Concern as Humberdale waste site fast approaches critical mass

The Humberdale waste site.

UMDONI Municipality is in the spotlight again over the overflowing Humberdale Waste Site.

An informal committee established by various members of the public concerned about the waste site feel that the municipality is not accepting responsibility or carrying out the tasks it is required to. In fact, they didn’t even show up for a recent meeting, one they are supposed to call and run themselves.

Not that long ago, the waste site was literally at maximum capacity with garbage still piling up daily.

Only when the Department of Environmental Affairs stepped in and threatened to have municipal manager Xolani Luthuli fined R10-m and/or thrown in jail for 10 years, did something actually get done about the matter.

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A new contractor was finally appointed. Although he is doing his best to maintain the site, without a consulting engineer and waste manager on site, this becomes difficult.

Adding even more frustration to the lack of accountability by the municipality is the fact that the landfill site has almost reached full capacity.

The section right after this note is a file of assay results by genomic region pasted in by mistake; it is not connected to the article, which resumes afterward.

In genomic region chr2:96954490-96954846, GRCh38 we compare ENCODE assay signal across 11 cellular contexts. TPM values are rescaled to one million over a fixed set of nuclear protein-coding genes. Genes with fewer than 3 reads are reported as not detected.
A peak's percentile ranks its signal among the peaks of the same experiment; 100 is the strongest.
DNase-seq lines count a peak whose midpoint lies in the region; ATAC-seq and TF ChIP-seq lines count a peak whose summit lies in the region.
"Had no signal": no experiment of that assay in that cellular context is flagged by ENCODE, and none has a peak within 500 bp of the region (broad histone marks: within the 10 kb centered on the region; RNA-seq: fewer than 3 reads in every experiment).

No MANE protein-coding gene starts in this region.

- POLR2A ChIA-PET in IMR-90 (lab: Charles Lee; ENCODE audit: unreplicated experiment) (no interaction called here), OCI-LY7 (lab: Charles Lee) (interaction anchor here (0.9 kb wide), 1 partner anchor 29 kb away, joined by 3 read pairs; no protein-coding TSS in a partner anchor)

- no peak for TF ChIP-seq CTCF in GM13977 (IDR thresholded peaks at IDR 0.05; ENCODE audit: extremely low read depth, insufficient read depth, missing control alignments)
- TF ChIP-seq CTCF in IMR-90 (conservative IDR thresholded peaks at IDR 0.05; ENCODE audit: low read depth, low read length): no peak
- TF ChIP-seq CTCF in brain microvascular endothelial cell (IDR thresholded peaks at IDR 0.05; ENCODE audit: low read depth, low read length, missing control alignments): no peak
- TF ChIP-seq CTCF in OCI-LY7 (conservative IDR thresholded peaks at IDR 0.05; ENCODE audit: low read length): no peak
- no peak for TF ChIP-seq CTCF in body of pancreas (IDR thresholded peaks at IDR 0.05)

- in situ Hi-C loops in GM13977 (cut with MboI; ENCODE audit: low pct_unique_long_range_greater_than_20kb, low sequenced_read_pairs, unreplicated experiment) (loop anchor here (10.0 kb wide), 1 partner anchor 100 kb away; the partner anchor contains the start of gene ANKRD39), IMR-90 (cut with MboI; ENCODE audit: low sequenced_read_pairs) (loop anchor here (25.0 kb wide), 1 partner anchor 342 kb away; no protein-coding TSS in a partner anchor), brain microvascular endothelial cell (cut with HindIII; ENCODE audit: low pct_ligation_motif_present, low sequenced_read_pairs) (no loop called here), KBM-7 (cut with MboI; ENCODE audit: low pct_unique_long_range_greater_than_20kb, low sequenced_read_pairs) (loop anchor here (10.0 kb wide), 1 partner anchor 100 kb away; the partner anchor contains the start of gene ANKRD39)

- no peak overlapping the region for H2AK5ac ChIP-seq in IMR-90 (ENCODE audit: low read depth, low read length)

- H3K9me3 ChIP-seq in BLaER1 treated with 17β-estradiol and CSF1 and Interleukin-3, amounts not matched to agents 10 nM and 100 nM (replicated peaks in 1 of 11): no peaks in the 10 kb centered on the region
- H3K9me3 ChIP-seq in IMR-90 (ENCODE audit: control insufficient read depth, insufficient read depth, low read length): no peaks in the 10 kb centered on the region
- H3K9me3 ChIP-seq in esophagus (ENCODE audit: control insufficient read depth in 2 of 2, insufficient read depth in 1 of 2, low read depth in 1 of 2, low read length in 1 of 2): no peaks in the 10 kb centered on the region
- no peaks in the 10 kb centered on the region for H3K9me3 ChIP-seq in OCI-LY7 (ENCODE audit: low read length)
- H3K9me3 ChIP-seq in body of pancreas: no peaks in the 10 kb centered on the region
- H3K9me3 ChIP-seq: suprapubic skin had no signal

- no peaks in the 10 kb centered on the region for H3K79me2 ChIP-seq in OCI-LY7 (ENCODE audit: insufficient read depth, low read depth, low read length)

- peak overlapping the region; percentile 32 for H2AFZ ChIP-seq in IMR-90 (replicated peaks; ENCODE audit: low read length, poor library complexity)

With current fill rates it is estimated that the current cell will remain operational for three more years, but this also depends on whether or not the site is properly managed.

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A new landfill cell has already been planned and its funding secured for construction.

However, questions were raised as to why construction had not started.

Construction of the new cell could take an estimated two years plus four to five months to get the water use licence approved and another year for the new cell to comply to environmental regulations.

Meanwhile, 120 workers were set to arrive on Monday, February 20, to start clearing invasive plant species as well as to carry out general maintenance.

Alas, they weren’t provided with any herbicides to ensure that the plants do not grow back.

Some good news though – Locals could soon expect a reduction in the fly population if a new method of ground control is approved.


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Juan Venter

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